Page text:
Thu. Jun 30th, 2022

“That’s gay.” What exactly is gay about a project assigned to a student by a professor? Is that project attracted to other projects of the same subject? No? I didn’t think so. So what was the point? Why did you say it?I bet if I were to ask someone why they just called something “gay,” the conversation would follow along the same lines of the one above. I hear people say that phrase all the time. It took me a long time to break the habit, being that I heard it literally every day. I didn’t realize the implications of using the term in that way. And instead of just simply not caring, I am hoping that most people who use it don’t realize them either. The definition of gay includes things having to do with happiness, and of course, having a sexual orientation to persons of the same sex. The problems come with the context of the usage.

When something bad happens and someone calls it “gay,” the word is given a negative connotation, implying there is something wrong with being gay. In my opinion, there is nothing wrong with being gay, just as there is nothing wrong with being heterosexual.

The main backlash against homosexuality comes from certain religious zealots who follow the Bible. I respect the fact that people believe the words in the Bible to be true, but I refuse to let a book written by people who supposedly didn’t actually write it affect how I treat others on an everyday basis.

Last week, while flipping through television channels, I happened to come across a College Republicans conference from this past July. There were five presenters in a nearly empty auditorium, giving speeches about gay marriage. Four of the five were against gay marriage and for an amendment banning it, while the lone supporter was a gay male himself.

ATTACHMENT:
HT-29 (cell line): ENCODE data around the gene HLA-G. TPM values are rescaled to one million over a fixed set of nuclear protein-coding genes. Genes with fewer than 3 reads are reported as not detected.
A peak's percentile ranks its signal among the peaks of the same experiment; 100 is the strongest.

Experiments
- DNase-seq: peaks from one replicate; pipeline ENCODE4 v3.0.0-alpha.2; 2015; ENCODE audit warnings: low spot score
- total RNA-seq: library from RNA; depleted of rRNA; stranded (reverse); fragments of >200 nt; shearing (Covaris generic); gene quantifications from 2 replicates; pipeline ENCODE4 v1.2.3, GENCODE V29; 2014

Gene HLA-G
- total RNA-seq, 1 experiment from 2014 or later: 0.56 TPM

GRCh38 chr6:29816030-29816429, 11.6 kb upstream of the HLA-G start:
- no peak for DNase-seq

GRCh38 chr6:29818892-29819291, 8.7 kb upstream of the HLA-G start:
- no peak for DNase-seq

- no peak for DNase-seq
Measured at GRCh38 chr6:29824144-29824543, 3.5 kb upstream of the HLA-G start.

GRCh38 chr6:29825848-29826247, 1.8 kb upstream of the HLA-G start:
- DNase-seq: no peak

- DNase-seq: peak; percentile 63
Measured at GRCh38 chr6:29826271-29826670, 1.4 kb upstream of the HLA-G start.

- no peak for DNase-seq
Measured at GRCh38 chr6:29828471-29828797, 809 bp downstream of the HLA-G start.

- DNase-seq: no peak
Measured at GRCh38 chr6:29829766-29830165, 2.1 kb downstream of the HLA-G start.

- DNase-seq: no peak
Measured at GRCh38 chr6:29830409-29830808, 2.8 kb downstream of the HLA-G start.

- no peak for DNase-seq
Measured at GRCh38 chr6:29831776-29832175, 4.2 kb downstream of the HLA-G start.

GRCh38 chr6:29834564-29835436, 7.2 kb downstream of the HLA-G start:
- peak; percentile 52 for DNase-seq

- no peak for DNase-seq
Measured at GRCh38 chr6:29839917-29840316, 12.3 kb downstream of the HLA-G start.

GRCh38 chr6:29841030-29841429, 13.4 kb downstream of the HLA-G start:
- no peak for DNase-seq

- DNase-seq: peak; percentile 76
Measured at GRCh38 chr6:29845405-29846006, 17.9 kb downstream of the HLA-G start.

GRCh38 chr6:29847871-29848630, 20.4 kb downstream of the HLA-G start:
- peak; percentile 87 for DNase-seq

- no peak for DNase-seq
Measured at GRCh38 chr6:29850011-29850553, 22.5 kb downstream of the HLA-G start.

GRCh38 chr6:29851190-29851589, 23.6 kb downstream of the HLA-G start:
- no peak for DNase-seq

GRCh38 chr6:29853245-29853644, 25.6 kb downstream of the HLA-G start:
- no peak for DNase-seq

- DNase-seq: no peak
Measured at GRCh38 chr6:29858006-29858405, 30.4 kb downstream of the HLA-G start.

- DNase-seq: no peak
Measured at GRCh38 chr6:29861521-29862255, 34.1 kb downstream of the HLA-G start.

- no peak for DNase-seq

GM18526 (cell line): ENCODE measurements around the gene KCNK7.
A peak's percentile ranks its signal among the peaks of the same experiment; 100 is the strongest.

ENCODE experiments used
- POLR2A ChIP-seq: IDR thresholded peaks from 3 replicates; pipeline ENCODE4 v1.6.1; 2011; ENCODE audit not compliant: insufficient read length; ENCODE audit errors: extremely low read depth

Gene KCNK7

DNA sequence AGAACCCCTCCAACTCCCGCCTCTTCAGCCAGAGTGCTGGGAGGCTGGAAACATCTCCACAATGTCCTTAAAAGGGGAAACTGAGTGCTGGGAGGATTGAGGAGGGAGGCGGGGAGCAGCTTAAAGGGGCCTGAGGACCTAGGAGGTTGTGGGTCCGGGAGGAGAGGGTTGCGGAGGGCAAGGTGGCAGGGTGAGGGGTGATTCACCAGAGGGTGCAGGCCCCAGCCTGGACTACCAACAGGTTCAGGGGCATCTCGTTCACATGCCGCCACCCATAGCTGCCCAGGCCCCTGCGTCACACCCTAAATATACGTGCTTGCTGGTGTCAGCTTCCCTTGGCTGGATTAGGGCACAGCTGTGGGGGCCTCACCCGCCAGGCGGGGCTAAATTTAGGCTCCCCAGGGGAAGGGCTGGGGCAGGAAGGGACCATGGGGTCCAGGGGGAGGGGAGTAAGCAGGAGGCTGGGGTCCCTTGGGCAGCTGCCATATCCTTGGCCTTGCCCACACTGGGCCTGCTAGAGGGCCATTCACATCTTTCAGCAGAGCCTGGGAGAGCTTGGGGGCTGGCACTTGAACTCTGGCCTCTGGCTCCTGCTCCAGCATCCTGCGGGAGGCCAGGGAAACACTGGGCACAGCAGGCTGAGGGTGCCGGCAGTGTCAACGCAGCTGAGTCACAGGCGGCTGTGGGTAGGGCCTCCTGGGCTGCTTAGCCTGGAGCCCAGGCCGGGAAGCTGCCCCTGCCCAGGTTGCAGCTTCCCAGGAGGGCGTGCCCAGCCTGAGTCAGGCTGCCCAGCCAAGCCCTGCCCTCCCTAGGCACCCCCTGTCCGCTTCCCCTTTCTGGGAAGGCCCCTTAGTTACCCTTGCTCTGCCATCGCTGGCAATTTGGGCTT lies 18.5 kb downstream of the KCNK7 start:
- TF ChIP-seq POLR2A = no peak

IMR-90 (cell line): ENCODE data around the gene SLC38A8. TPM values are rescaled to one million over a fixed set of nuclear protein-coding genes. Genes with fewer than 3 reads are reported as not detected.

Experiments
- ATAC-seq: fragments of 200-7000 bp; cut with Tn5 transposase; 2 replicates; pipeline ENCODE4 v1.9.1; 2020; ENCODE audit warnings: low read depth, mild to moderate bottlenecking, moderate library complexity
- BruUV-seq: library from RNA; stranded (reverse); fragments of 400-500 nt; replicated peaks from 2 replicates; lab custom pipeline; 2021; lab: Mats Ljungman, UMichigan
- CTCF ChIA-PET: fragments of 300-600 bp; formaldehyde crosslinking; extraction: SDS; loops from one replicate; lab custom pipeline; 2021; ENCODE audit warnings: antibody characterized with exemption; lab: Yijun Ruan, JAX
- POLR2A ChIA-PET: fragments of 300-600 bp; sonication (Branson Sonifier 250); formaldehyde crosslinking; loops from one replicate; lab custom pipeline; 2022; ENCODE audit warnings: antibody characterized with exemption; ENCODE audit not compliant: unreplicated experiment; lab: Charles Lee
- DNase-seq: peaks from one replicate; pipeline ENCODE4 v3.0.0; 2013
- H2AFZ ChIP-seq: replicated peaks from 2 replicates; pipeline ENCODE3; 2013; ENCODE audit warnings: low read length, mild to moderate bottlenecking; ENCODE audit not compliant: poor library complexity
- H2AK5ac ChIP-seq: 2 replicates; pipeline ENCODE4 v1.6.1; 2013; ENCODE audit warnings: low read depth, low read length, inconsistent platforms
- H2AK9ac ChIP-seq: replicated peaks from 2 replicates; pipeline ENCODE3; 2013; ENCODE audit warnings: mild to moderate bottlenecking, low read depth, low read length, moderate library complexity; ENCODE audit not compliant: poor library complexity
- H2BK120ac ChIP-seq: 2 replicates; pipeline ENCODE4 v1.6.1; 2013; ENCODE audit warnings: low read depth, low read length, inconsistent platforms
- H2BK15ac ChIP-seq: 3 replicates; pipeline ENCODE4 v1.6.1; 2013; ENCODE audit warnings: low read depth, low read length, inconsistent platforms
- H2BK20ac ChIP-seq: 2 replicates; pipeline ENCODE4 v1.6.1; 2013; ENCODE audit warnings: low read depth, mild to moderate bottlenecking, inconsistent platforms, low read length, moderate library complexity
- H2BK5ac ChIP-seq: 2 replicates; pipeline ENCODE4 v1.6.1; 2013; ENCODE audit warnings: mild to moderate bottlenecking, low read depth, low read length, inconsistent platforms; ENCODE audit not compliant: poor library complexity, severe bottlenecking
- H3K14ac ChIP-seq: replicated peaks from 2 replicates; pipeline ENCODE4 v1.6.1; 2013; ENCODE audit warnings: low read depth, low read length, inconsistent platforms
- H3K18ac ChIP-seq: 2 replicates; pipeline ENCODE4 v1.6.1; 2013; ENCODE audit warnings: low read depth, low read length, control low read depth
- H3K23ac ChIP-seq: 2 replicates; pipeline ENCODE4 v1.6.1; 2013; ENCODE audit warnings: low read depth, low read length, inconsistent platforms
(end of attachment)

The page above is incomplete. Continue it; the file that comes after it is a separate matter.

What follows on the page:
The issue of gay marriage has caused controversy across America. What two consenting adults do in their own home, as long as they are not hurting other people, should not be anyone else’s business. I was only able to catch one of the speakers against gay marriage. His argument, besides the usual “Adam and Steve” mantra, was that gay marriage should not be allowed because there is no potential for children. He said that marriage is a union between a man and a woman, which leads to a family with children and is necessary for the continuation of civilization. This argument does not make sense, because there are heterosexual people who also either can not have children, have children as single parents, or choose not to have children. Should they not be allowed to marry because there is no potential of them producing children? There are plenty of orphans and foster children who need parents, and a responsible couple, no matter what their sexual orientation, could provide a loving home. Oh, wait; the President advocates a gay marriage amendment is also against gay adoptions and foster parenting. I guess no parents are better than parents of the same sex.

There is also the argument against the sanctity of marriage. In a country where there is supposed to be a separation of church and state, proposing a constitutional amendment banning gay marriage based on preserving the alleged sanctity of marriage is, in fact, unconstitutional. Congress shall make no law recognizing a religion, and the sanctity argument stems from the Bible, a religious document.